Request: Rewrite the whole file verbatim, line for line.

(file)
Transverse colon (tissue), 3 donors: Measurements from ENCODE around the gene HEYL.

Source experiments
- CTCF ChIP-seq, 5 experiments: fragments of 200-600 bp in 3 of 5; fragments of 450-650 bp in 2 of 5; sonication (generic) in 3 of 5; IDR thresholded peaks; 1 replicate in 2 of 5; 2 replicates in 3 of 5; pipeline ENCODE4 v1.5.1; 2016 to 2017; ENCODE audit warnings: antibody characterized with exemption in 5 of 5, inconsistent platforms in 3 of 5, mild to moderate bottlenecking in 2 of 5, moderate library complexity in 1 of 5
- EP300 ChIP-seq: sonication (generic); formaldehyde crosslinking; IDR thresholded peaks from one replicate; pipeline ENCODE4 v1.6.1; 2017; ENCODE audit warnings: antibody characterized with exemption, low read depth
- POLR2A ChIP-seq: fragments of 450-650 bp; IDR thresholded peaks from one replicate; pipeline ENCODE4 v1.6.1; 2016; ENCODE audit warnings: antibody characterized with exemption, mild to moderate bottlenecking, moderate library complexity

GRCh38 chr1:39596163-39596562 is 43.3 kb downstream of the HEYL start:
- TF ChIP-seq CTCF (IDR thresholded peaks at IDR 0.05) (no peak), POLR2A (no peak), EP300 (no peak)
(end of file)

Transverse colon (tissue), 3 donors: Measurements from ENCODE around the gene HEYL.

Source experiments
- CTCF ChIP-seq, 5 experiments: fragments of 200-600 bp in 3 of 5; fragments of 450-650 bp in 2 of 5; sonication (generic) in 3 of 5; IDR thresholded peaks; 1 replicate in 2 of 5; 2 replicates in 3 of 5; pipeline ENCODE4 v1.5.1; 2016 to 2017; ENCODE audit warnings: antibody characterized with exemption in 5 of 5, inconsistent platforms in 3 of 5, mild to moderate bottlenecking in 2 of 5, moderate library complexity in 1 of 5
- EP300 ChIP-seq: sonication (generic); formaldehyde crosslinking; IDR thresholded peaks from one replicate; pipeline ENCODE4 v1.6.1; 2017; ENCODE audit warnings: antibody characterized with exemption, low read depth
- POLR2A ChIP-seq: fragments of 450-650 bp; IDR thresholded peaks from one replicate; pipeline ENCODE4 v1.6.1; 2016; ENCODE audit warnings: antibody characterized with exemption, mild to moderate bottlenecking, moderate library complexity

GRCh38 chr1:39596163-39596562 is 43.3 kb downstream of the HEYL start:
- TF ChIP-seq CTCF (IDR thresholded peaks at IDR 0.05) (no peak), POLR2A (no peak), EP300 (no peak)